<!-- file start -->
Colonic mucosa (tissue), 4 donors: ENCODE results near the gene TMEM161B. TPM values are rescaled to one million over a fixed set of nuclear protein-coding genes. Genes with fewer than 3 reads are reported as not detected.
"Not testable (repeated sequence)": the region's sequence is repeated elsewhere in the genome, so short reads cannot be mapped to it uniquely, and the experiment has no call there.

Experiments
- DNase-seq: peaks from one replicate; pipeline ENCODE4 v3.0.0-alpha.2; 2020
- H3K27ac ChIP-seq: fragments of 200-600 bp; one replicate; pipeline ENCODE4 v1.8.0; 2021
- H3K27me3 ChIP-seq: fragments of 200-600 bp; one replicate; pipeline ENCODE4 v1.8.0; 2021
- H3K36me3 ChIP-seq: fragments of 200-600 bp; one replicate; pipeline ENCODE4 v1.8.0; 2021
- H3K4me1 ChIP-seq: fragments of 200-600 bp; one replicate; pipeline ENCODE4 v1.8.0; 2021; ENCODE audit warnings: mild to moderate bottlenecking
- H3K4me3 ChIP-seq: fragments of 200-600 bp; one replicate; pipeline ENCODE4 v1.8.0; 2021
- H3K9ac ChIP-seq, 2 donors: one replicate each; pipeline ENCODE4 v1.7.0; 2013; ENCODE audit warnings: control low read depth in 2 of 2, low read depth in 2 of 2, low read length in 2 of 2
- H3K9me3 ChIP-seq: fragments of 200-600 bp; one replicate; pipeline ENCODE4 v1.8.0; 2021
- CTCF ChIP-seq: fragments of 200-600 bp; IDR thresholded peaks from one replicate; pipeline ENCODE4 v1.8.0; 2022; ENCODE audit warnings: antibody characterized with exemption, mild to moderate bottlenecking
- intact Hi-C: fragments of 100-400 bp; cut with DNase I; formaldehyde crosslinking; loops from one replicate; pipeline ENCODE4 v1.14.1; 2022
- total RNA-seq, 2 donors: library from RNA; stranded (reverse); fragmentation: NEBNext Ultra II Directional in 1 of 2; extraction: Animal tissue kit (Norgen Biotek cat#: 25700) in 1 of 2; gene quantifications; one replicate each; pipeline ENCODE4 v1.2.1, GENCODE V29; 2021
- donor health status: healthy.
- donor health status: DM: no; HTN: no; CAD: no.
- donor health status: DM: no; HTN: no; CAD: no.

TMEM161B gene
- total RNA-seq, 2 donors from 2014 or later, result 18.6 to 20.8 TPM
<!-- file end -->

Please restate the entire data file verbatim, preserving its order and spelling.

Colonic mucosa (tissue), 4 donors: ENCODE results near the gene TMEM161B. TPM values are rescaled to one million over a fixed set of nuclear protein-coding genes. Genes with fewer than 3 reads are reported as not detected.
"Not testable (repeated sequence)": the region's sequence is repeated elsewhere in the genome, so short reads cannot be mapped to it uniquely, and the experiment has no call there.

Experiments
- DNase-seq: peaks from one replicate; pipeline ENCODE4 v3.0.0-alpha.2; 2020
- H3K27ac ChIP-seq: fragments of 200-600 bp; one replicate; pipeline ENCODE4 v1.8.0; 2021
- H3K27me3 ChIP-seq: fragments of 200-600 bp; one replicate; pipeline ENCODE4 v1.8.0; 2021
- H3K36me3 ChIP-seq: fragments of 200-600 bp; one replicate; pipeline ENCODE4 v1.8.0; 2021
- H3K4me1 ChIP-seq: fragments of 200-600 bp; one replicate; pipeline ENCODE4 v1.8.0; 2021; ENCODE audit warnings: mild to moderate bottlenecking
- H3K4me3 ChIP-seq: fragments of 200-600 bp; one replicate; pipeline ENCODE4 v1.8.0; 2021
- H3K9ac ChIP-seq, 2 donors: one replicate each; pipeline ENCODE4 v1.7.0; 2013; ENCODE audit warnings: control low read depth in 2 of 2, low read depth in 2 of 2, low read length in 2 of 2
- H3K9me3 ChIP-seq: fragments of 200-600 bp; one replicate; pipeline ENCODE4 v1.8.0; 2021
- CTCF ChIP-seq: fragments of 200-600 bp; IDR thresholded peaks from one replicate; pipeline ENCODE4 v1.8.0; 2022; ENCODE audit warnings: antibody characterized with exemption, mild to moderate bottlenecking
- intact Hi-C: fragments of 100-400 bp; cut with DNase I; formaldehyde crosslinking; loops from one replicate; pipeline ENCODE4 v1.14.1; 2022
- total RNA-seq, 2 donors: library from RNA; stranded (reverse); fragmentation: NEBNext Ultra II Directional in 1 of 2; extraction: Animal tissue kit (Norgen Biotek cat#: 25700) in 1 of 2; gene quantifications; one replicate each; pipeline ENCODE4 v1.2.1, GENCODE V29; 2021
- donor health status: healthy.
- donor health status: DM: no; HTN: no; CAD: no.
- donor health status: DM: no; HTN: no; CAD: no.

TMEM161B gene
- total RNA-seq, 2 donors from 2014 or later, result 18.6 to 20.8 TPM